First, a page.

Early menopause: 10 key facts you need to know
You probably expect to go through the menopause, when your periods stop, in your early 50s. However, some women can experience the menopause much sooner than that.
Around one woman in 100 experiences their periods stopping before they reach the age of 40. This is known medically as premature ovarian insufficiency (POI). And about 10 women in 100 go through the menopause between the ages of 40 and 45, known as ‘early menopause’.
The menopause happens when the ovaries stop making the hormones estrogen and progesterone which have an important role in women’s health and wellbeing, leading to unpleasant symptoms such as night sweats, hot flushes and low mood.
The average age for the menopause in the UK is 51 and most women experience it between the ages of 45 and 55.
Causes of POI or early menopause
Smoking, a family history, certain treatments such as cancer treatment and surgery such as a hysterectomy (removal of the womb) can bring on the menopause sooner. In many cases, there is no known cause for POI or early menopause.
For many women, going through the menopause sooner than expected can be distressing. They might feel as if they have somehow ‘failed’ as a woman, they have not completed their family yet, or they struggle to cope with unexpected menopausal symptoms. There are also health implications as an earlier menopause is associated with an increased risk of osteoporosis (brittle bones), cardiovascular disease (diseases of the heart and blood vessels) and poor memory.
This is why, if you have menopausal symptoms sooner than expected, you should arm yourself with the facts and see a qualified health professional for advice.
To help you along the way, here 10 key facts you need to know about early menopause:
Eat well: Some studies have suggested that Mediterranean and Japanese-style diets rich in wholegrains, legumes such as lentils and soya beans, and oily fish, such as salmon, tuna and sardines, can help delay the onset of menopause or ease symptoms. More research is needed to establish any link between diet and menopause but following a healthy diet in general will benefit your overall health.
Look after your heart: You probably expect to go through the menopause, when your periods stop, in your early 50s. However, some women can experience the menopause much sooner than that.An Oxford University study published in the journal Heart found that women who went through the menopause before 47 had a 33 per cent higher risk of cardiovascular disease. This is likely to be due to being without the protective effect of the hormone estrogen for longer. Make sure you look after your heart by quitting smoking, eating a healthy diet, keeping to a normal weight and drinking alcohol in moderation.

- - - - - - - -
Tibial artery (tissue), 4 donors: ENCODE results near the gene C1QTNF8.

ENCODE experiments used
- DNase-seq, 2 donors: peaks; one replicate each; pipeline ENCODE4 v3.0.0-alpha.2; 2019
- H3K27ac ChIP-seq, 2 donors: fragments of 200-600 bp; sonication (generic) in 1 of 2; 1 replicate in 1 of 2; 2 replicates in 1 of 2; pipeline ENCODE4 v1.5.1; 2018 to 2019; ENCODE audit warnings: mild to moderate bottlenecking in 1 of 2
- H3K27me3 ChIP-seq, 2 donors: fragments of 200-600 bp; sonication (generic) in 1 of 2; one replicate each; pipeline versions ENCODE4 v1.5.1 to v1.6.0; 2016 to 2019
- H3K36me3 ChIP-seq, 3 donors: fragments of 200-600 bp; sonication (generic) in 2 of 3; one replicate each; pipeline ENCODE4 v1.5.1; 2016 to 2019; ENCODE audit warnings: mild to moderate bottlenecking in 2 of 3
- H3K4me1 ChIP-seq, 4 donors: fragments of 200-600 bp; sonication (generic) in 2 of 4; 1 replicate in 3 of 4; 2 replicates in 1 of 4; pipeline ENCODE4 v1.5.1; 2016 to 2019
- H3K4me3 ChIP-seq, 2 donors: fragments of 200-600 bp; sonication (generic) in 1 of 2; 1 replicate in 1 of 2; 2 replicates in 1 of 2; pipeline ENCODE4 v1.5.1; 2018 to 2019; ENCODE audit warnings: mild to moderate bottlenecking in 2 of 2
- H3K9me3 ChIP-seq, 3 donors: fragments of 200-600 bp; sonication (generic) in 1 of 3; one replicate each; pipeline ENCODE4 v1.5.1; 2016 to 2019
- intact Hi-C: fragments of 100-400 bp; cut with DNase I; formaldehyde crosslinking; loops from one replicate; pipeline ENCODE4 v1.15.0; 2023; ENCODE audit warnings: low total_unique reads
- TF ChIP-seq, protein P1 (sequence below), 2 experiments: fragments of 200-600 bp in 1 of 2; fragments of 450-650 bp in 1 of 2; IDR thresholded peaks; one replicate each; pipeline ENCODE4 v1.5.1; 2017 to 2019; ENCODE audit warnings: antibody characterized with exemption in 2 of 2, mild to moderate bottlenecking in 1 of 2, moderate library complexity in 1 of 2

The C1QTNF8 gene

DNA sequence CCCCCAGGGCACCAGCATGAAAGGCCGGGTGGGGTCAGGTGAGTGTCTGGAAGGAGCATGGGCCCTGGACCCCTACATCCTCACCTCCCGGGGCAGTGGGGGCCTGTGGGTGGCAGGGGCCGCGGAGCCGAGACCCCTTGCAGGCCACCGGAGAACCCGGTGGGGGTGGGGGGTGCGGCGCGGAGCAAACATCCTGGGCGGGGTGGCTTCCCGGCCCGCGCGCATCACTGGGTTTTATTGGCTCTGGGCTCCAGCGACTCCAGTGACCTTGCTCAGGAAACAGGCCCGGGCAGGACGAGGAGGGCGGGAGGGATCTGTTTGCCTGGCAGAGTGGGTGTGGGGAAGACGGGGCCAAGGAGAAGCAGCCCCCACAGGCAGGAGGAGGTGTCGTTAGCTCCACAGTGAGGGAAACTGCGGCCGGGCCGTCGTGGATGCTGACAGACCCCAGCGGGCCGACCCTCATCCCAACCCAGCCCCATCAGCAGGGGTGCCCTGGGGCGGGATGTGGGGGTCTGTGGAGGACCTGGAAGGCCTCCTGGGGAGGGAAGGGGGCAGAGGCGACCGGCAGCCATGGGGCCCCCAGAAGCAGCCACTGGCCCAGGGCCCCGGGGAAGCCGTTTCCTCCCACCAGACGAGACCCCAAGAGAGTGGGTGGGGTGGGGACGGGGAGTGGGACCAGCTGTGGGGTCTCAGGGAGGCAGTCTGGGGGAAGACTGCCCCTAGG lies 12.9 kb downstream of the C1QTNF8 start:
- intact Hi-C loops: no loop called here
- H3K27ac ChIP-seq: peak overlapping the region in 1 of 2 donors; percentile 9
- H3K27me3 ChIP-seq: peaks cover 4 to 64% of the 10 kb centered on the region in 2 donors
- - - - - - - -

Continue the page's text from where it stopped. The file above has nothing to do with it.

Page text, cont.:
Protect your bones: Estrogen has a protective effect on bone health so going through the menopause sooner is associated with an increased risk of osteoporosis and bone fractures. Make sure you have a diet rich in calcium and vitamin D, nutrients important for healthy bones.
Keep active: Regular exercise will boost your mood, to counter the depressive effects of the menopause, and help you stick to a healthy weight which will protect against heart disease. Weight-bearing exercise such as running, dancing or playing tennis, helps to boost bone health and reduce your risk of fractures.
Accept the change: It can be difficult to come to terms with menopausal symptoms years earlier than you expected. You might have wanted to start or add to your family, feel left out when friends talk about their periods, and have to cope with a range of menopausal symptoms such as hot flushes, night sweats and low libido. It is important to take the necessary lifestyle changes that can help and seek the advice of a medical professional so that you can embrace this stage of your life rather than be limited by it.
Boost your mood: Feeling more positive can have a significant impact on how you cope with your symptoms. Try relaxation techniques, meditation, cognitive behavioural therapy (CBT) or other talking therapies, anything that will help you lift your mood and feel more positive.
Try HRT: Hormone replacement therapy (HRT), which replaces the hormones estrogen and progesterone that your ovaries are no longer producing, has a protective effect against heart disease and osteoporosis. It can also help with symptoms such as hot flushes and night sweats. If you suffer from POI, your health professional will recommend that you take HRT until at least the natural age of menopause, around 51. Before stopping HRT, you should discuss this with your doctor.
Give complementary therapies a go: There are a range of complementary therapies which some women have found helpful to manage their symptoms. These include herbal therapies such as St John’s Wort for low mood or Black Cohosh for hot flushes to yoga and acupuncture for relaxation. You can try something to see if it works for you although remember that these remedies have not been subject to stringent clinical trials, unlike licensed medicines, and there is no evidence they will protect against heart disease or bone thinning.
You might still get pregnant: Although chances might be small, remember that you might still be able to get pregnant as you may still occasional ovulate. It is worth discussing this with your doctor and using contraception if you wish to avoid a pregnancy.
Boost your sex life: falling levels of estrogen and the hormone testosterone can lead to vaginal dryness and low libido, having an impact on your sex life. Talk to your doctor if this is affecting you. They can advise on water-based lubricants, topical hormone treatments and medicines for vaginal dryness and testosterone therapy to increase libido.